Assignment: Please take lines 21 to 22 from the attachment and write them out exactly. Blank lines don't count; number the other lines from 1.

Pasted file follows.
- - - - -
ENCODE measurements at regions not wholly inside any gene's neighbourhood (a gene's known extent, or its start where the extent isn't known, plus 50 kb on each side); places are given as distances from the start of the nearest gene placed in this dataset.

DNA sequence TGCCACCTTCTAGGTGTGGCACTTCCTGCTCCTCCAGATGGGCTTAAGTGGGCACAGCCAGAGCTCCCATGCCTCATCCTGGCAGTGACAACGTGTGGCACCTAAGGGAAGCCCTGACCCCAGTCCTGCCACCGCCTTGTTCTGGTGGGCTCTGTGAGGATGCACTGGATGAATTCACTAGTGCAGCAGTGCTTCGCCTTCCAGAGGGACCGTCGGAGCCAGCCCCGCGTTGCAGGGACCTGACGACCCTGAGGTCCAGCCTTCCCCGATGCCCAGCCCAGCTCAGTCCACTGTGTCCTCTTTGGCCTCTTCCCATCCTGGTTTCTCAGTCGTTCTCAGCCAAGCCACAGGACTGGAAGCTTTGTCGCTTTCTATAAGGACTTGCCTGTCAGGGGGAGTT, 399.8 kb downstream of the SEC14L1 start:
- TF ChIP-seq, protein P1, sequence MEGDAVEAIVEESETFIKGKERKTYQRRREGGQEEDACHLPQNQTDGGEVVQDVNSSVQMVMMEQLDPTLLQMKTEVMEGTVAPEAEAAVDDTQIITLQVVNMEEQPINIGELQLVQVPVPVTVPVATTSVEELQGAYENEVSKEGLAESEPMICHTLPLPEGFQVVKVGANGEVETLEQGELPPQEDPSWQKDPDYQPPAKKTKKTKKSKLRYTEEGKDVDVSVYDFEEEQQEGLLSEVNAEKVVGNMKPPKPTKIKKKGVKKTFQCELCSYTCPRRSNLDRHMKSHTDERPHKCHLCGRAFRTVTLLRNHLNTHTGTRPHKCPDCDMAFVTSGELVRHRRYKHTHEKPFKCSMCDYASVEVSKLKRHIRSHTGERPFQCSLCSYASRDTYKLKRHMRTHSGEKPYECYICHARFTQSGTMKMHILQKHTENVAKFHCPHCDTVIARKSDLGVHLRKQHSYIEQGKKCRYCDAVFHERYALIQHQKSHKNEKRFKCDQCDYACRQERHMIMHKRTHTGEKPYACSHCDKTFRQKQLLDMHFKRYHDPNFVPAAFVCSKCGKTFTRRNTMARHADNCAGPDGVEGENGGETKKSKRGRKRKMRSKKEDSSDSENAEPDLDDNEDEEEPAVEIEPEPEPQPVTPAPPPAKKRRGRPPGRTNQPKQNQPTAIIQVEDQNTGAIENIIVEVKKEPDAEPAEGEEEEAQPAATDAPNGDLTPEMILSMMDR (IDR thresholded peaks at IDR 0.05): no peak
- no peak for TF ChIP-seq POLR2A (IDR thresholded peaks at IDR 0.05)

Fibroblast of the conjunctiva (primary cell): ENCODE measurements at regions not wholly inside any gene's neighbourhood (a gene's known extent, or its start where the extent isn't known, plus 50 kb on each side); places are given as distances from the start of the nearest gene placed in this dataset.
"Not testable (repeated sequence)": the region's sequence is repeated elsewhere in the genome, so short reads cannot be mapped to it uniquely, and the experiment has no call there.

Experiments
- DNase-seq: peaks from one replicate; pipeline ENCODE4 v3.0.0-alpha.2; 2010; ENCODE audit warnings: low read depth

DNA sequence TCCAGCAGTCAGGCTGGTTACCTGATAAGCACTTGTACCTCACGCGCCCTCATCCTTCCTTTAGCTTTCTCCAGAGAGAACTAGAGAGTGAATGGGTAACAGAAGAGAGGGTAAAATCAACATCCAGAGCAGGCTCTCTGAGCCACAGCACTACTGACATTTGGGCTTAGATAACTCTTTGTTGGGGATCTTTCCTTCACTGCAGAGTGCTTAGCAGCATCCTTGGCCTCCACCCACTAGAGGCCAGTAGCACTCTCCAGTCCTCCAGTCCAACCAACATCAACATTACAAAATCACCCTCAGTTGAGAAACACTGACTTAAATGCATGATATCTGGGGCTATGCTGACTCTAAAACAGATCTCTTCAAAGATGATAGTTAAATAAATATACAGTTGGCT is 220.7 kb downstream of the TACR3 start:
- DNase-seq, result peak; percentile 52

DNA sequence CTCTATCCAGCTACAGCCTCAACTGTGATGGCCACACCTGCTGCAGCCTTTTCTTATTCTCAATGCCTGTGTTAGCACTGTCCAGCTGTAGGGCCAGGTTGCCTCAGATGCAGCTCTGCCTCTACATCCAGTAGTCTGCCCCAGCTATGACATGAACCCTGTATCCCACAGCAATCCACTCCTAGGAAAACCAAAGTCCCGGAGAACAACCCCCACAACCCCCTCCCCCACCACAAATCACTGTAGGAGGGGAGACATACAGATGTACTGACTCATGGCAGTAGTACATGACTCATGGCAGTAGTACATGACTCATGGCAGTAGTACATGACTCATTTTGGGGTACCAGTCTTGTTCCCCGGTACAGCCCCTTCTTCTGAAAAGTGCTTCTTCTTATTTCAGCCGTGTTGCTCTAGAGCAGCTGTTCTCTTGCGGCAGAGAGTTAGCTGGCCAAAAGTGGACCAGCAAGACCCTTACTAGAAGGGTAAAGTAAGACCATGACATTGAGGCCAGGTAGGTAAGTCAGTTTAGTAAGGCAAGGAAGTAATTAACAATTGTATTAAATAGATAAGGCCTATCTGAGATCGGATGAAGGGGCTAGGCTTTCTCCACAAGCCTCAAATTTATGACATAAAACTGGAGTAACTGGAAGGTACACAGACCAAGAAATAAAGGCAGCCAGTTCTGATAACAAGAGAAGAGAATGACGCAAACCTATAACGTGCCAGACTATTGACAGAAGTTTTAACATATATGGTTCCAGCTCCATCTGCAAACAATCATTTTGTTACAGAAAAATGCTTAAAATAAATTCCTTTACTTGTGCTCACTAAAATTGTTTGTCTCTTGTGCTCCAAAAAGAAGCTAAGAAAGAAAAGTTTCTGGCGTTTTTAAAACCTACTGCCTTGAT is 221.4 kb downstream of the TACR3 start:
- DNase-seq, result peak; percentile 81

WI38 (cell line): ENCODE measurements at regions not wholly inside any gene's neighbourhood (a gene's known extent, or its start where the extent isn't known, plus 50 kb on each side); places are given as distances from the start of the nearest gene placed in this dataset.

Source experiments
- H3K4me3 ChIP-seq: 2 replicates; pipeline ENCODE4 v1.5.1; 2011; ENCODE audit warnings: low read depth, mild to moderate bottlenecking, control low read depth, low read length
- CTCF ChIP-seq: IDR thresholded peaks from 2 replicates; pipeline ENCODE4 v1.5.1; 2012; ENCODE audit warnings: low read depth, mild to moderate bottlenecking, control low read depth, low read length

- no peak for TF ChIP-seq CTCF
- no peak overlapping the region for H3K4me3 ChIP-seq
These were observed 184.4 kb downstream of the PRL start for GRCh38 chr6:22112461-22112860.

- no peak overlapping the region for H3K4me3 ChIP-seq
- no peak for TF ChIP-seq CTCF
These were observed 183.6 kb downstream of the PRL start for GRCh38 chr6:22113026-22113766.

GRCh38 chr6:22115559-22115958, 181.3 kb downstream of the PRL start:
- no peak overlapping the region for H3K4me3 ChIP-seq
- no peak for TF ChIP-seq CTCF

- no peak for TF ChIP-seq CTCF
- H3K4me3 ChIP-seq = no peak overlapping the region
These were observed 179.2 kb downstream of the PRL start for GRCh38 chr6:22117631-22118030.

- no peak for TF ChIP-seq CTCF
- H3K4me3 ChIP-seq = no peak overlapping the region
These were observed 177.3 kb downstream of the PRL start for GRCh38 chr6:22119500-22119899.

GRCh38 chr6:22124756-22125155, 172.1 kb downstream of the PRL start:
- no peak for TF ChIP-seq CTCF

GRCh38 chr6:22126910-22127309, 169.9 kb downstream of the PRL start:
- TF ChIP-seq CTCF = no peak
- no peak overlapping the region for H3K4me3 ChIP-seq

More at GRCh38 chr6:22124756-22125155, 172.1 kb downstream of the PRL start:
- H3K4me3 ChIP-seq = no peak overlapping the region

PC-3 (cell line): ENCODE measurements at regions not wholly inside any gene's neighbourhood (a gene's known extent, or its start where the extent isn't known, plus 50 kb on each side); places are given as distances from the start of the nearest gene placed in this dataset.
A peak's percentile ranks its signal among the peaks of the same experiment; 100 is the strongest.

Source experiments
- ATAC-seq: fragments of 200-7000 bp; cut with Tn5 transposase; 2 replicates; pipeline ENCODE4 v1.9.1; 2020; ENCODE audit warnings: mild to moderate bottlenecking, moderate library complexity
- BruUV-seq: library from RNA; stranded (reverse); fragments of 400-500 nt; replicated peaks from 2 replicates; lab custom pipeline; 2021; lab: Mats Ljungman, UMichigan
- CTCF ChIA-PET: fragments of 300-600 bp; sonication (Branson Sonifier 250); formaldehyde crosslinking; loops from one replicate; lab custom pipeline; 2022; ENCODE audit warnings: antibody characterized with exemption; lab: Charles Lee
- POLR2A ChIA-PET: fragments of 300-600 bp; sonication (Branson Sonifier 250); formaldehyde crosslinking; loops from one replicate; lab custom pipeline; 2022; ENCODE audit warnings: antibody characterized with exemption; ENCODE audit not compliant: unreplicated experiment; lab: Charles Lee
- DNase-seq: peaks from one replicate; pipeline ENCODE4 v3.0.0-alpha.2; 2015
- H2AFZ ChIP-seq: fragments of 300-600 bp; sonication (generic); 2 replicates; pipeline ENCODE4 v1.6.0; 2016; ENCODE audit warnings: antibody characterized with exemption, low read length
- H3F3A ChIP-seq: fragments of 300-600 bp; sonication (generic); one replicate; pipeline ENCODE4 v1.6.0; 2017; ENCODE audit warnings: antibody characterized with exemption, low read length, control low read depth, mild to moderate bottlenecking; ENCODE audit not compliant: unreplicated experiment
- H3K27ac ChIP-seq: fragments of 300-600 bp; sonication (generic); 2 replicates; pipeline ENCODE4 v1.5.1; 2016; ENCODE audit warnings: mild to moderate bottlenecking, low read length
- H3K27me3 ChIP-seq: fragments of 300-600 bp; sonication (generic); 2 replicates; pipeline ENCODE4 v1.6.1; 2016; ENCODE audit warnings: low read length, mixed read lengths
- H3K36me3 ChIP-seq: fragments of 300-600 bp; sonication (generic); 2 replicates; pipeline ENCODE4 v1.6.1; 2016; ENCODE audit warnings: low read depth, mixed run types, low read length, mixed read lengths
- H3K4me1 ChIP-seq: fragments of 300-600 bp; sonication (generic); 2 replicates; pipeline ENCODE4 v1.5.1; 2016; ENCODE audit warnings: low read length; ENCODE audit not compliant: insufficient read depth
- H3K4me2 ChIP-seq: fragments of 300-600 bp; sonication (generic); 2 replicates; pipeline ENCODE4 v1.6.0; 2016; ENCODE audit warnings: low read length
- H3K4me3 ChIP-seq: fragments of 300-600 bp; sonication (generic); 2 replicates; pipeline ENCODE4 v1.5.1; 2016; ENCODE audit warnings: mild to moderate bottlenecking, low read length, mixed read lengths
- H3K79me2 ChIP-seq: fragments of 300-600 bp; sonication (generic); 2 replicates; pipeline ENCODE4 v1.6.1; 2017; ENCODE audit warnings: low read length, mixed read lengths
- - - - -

- no peak for TF ChIP-seq CTCF
These were observed 183.6 kb downstream of the PRL start for GRCh38 chr6:22113026-22113766.